Wow, having liability on opinion letters on securitizations will lead law firms to try to pass off distorted readings of court decisions to save their bacon.
The latest example is K&L Gates, one of the signers of the executive summary of an American Securitization Forum paper issued last November. It endeavored to defend securitization industry practices that have led securitization trusts which own mortgages to have difficulty foreclosing. Even thought its claims are increasingly being rebutted in court decisions, the ASF cohort seems to believe that if it tells the Big Lie long enough and loudly enough, the problem will go away. But judges have this funny habit of being very independent, so I sincerely doubt this strategy has any chance of succeeding.
The K&L Gates paper in question tries to say, true to the latest ASF party line, that the Massachusetts Supreme Court Ibanez decision, which is clearly a setback to the securitization industry (how big depends on how much in influences the thinking in the courts of other states), is actually a victory. It achieves this remarkable feat by omitting key language in the decision from its discussion.
As NC regular readerOfTeaLeaves remarked,
Note to self: don’t ever hire one of the securitization attys. They’re only going to tell me what they think that I want to hear. Scary.
The misrepresentation of the Ibanez decision starts at the very top of a K&L piece released yesterday:
Language in securitization agreements providing for the present conveyance of specifically identified mortgages is sufficient to effect assignments of mortgages under the unique aspects of Massachusetts law….The most important aspect of the SJC’s ruling is its finding that securitization agreements that transfer pools of mortgage loans can effectuate the assignments of the mortgages for those mortgage loans where the transferee and the loans at issue are identified in the agreements. According to the SJC, such assignments of mortgages are sufficient to provide the assignee the authority to foreclose under Massachusetts law.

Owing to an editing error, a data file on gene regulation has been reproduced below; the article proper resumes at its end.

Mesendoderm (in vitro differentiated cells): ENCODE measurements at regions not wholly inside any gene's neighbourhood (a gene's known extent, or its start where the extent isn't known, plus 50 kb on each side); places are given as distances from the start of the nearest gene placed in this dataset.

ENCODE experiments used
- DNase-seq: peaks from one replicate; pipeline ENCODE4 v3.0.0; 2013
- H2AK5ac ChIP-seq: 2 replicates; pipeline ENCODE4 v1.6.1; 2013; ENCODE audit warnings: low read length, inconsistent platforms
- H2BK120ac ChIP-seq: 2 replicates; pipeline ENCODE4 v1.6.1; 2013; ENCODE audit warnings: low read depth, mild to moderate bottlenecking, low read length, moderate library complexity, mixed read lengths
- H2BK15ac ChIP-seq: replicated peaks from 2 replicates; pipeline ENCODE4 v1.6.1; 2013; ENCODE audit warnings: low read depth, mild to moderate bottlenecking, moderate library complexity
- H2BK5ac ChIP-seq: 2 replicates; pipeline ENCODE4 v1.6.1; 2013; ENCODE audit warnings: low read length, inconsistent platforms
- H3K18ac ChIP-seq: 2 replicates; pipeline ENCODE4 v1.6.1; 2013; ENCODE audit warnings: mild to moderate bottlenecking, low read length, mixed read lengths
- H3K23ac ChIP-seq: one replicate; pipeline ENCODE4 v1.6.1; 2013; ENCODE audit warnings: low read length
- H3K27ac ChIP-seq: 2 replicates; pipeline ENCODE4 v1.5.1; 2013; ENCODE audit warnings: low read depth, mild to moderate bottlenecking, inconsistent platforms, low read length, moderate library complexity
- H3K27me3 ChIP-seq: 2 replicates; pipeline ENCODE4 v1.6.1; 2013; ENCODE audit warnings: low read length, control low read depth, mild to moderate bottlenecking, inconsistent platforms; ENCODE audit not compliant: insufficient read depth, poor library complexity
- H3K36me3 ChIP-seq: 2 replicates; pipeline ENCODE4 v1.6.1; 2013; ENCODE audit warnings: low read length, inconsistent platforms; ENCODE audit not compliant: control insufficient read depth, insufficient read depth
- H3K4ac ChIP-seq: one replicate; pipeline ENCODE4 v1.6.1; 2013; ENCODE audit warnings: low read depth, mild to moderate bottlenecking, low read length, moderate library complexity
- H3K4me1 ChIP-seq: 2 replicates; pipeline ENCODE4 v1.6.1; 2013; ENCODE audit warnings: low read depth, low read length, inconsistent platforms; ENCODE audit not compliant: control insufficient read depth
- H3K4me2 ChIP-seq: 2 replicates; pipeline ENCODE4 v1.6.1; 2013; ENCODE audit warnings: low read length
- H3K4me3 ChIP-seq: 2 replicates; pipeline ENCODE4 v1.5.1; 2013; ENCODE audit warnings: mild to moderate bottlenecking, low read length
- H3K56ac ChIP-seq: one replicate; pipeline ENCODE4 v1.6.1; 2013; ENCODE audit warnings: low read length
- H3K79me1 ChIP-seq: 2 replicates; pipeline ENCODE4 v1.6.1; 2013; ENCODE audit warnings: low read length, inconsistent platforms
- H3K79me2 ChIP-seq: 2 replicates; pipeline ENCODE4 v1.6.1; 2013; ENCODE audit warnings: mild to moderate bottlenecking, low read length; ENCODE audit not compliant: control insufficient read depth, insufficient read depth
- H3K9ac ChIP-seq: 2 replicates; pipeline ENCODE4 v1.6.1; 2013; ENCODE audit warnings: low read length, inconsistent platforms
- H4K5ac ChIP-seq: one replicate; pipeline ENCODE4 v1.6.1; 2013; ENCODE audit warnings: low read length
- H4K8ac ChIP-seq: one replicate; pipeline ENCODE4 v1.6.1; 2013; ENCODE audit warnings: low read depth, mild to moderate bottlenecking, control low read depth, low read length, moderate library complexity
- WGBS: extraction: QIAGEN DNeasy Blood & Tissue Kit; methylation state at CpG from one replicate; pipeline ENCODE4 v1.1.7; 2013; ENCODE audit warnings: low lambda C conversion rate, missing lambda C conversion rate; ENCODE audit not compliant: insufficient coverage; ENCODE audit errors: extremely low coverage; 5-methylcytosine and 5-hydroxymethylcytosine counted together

In other words, K&L Gates is trying to uphold the position that the pooling and servicing agreement in and of itself achieves an assignment of mortgages even when none of the other steps set forth in the pooling and servicing agreement have actually been completed. We’ve addressed this argument long form elsewhere, but we’ll stick with Ibanez today.
The clearly-worded decision says no such thing. This is what it does say:
Where a pool of mortgages, with a schedule of the pooled mortgage loans that clearly and specifically identifies the mortgage at issue as among those assigned, may suffice to establish the trustee as the mortgage holder.
First, note the use of the word “may”. This is hardly definitive, it can be read in isolation as the the SJC saying this was arguable (as in “may” = “does”) or that they had considered the argument but were not reaching a firm conclusion.
But you can’t even make the more aggressive reading of that sentence, since the next one states:
However, there must be proof that the assignment was made by a party that itself held the mortgage.
And later, the ruling states:
Even if there were an executed trust agreement with the required schedule, US Bank failed to furnish any evidence that the entity assigning the mortgage – Structured Asset Securities Corporation — ever held the mortgage to be assigned. The last assignment of the mortgage on record was from Rose Mortgage to Option One; nothing was submitted to the judge indicating that Option One ever assigned the mortgage to anyone before the foreclosure sale
This certainly seems to say the chain of title represented in the PSA must be followed by the actual mortgage documents if you want to use the PSA as evidence of standing. Since this appears almost never happened, it will prove quite difficult to cure. For the depositor to record the assignment into the trust to “cure” the standing, the depositor must show how he got title, and so on.
So we are back to square zero, which is needing to look at the chain of assignment and whether the parties that made the assignment were “holders” which generally requires both physical possession and valid ownership. That does not leave the securitization industry in a very pretty position.